Khan T.H.,KRL General Hospital
Anaesthesia, Pain and Intensive Care | Year: 2013

The incidence of transfusion has increased day by day due to many factors, including increasing population, enhanced expertise and facilities to operate once inoperable conditions and the willingness of the public to pay high cost of advanced surgical procedures. Trauma services have been well-organized now and victims may have massive transfusion. Many authors have pointed out the need of protocols and guidelines to be followed to avoid transfusion associated risks and complications. Under-transfusion has been preferred to over-transfusion and a need to have a 'Maximum Surgical Blood Order Schedule' has been stressed.


Khan T.H.,KRL General Hospital
Anaesthesia, Pain and Intensive Care | Year: 2012

Plagiarism is a universal phenomenon, not strictly restricted to medical writing, but encompassing almost all fields of life. Over a period of time, it has become customary to talk very loudly about it and even condemn it as a sin. A review of the past and present scientific knowledge as well as literature confirms that plagiarism has been and is still in wide practice in developed as well as undeveloped countries. The availability of scientific knowledge on the internet has made it easier to plagiarise as well as to identify plagiarized material. On the other hand much of the research methodology, reviews, discussion pans of original articles and even larger books and monographs do contain parts of copied material from already published material. This editorial review the prevalence of and the measures to control the plagiarism, and stresses a need to draw fresh lines in between good and bad plagiarism.


Khan T.H.,KRL General Hospital
Anaesthesia, Pain and Intensive Care | Year: 2016

Malignant hyperthermia is a genetically transmitted hypermetabolic syndrome, and thus will always continue to surface and test the wits of the anesthesiologists. This editorial compliments two case reports published in this issue, as well as a brief story on the related topic in the journal's permanent chapter 'My Most Unforgettable Experience'©. The high rate of mortality due to non-availability of dantrolene, and thus the need to chalk out a well-linked system to make dantrolene available even in the farthest corner of the country, with the help of army aviation, when the need arises, is emphasized.


Jadoon H.,KRL General Hospital | Khan T.H.,KRL General Hospital | Ahmed F.,KRL General Hospital | Tasneem S.,KRL General Hospital
Anaesthesia, Pain and Intensive Care | Year: 2016

We encountered a case of malignant hyperthermia in a 52 year old male undergoing open reduction/internal fixation of humerus fracture under general anesthesia. Isoflurane has been reported as a potent triggering agent of malignant hyperthermia. Dantrolene remains the gold standard for treating this life threatening syndrome but it is not available in many countries including Pakistan. However, we successfully managed our patient by timely recognition of this syndrome and administering prompt and effective symptomatic treatment.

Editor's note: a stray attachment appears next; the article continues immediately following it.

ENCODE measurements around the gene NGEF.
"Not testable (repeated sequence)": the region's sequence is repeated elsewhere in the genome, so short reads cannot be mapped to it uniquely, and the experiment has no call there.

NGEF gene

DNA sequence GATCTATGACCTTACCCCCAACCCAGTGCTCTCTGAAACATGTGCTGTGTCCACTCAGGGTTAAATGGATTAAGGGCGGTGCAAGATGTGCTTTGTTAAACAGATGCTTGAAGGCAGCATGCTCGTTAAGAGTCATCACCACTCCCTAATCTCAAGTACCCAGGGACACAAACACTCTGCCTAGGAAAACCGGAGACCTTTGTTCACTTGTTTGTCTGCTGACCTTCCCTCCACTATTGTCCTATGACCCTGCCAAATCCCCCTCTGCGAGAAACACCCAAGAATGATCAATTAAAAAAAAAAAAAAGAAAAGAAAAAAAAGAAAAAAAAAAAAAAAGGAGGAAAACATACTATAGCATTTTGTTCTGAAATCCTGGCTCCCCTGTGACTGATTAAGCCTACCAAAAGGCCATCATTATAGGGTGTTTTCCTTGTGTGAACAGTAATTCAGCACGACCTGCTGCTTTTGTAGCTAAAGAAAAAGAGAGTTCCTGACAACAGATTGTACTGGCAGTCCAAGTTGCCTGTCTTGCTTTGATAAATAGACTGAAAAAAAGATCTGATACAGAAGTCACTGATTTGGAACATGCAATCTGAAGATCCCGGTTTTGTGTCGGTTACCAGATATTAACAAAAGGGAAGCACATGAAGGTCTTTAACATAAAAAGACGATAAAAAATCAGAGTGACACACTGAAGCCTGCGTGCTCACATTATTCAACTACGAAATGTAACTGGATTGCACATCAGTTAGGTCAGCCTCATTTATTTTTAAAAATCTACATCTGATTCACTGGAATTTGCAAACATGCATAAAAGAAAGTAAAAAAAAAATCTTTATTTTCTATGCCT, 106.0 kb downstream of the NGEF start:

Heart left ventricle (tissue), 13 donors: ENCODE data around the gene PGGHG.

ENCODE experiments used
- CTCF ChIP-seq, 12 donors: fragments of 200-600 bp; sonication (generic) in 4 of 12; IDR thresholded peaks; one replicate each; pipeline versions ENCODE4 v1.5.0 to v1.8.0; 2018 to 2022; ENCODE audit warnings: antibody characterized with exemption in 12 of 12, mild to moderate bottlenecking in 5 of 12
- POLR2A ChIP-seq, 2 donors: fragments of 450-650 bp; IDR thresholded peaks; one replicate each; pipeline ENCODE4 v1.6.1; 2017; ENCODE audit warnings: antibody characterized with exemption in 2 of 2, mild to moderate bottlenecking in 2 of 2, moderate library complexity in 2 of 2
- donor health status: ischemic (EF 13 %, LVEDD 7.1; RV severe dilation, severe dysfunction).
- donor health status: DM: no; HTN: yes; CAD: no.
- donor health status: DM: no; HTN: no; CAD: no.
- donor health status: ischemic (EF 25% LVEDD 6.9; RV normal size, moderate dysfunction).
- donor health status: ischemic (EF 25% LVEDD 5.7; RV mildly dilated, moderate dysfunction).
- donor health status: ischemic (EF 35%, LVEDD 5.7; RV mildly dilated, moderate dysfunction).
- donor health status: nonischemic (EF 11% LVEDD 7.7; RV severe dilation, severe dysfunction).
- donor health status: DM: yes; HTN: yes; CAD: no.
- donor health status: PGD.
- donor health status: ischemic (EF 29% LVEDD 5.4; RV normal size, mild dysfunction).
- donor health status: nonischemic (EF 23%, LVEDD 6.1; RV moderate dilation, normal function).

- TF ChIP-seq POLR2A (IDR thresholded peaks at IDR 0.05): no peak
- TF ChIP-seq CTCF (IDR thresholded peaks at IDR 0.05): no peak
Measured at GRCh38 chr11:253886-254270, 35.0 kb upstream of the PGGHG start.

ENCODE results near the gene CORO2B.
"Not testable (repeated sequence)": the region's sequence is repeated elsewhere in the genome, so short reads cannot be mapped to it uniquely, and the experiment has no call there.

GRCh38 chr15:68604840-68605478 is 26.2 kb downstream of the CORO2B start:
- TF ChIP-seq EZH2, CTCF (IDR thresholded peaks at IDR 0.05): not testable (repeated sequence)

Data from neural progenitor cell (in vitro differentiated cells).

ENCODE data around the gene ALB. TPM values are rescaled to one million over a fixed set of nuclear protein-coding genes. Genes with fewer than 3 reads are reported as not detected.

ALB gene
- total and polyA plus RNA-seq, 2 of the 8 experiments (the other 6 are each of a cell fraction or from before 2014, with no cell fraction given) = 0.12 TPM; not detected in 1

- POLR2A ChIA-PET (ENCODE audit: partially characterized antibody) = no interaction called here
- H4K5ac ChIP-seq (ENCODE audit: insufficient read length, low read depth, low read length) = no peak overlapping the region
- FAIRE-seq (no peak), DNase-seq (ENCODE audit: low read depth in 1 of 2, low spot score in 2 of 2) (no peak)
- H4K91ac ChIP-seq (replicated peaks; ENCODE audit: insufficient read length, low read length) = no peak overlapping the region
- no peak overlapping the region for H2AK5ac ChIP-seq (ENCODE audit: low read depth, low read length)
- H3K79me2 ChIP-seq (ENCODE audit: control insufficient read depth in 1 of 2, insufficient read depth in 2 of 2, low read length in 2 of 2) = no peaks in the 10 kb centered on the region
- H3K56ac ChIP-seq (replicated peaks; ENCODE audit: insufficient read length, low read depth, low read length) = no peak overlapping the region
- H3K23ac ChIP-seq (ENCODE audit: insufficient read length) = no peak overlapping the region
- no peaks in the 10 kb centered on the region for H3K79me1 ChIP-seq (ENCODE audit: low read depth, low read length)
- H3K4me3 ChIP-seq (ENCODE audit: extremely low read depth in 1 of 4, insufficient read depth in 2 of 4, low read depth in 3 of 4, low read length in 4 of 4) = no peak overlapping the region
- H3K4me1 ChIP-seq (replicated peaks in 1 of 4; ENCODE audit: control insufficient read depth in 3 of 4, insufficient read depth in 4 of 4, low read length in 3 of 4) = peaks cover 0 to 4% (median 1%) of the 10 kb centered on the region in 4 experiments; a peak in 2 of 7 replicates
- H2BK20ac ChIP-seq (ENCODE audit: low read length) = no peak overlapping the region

Raza A.,KRL General Hospital | Khan T.H.,KRL General Hospital
Anaesthesia, Pain and Intensive Care | Year: 2014

Objective: Various supraglottic devices (SGD's) have been used as a conduit for tracheal intubation particularly in difficult airway situations when an endotracheal tube is a must. Various SGD's tried for this purpose include Intubating Laryngeal Mask Airway also called the C-Trach™ laryngeal mask, LMA Fastrach™, air-Q™ intubating LMA and the i-gel™ supraglottic airway. In this study we used air-Q™ LMA and i-gel™ for blind tracheal intubation in patients with normal airways and compared the rates of successful intubation. Methodology: 100 patients were randomly divided into two groups. For Group A, air-Q™ was used for blind tracheal intubation while for Group B i-gel™ LMA was used. Correct placement of ETT was confirmed by capnography. Results: Success rate for blind tracheal intubation through air-Q™ was 82% while that for i-gel it was 54% (p-value 0.003). Conclusion: The success rate for blind tracheal intubation through air-Q™ intubating laryngeal mask airway is higher as compared to that for blind tracheal intubation through i-gel™.


Khan T.H.,KRL General Hospital
Anaesthesia, Pain and Intensive Care | Year: 2015

Pain is usually regarded as of two types, pain caused by tissue damage, also called nociceptive pain, and pain caused by nerve damage, also called neuropathic pain. A less known third category is psychogenic pain, which becomes an integral part, in due course of time, of the first two types. It is pain that is affected by psychological factors. Pain physicians tens to focus usually on the first, less commonly on the second and very rarely on the last type of pain. This ignorance may be the prime factor in failure of otherwise more rational pain management regimen. It needs to be adequately addressed, and expert help from qualified psychologist and/or a psychiatrist may be required in selected patients to incorporate body-mind techniques in the pain management.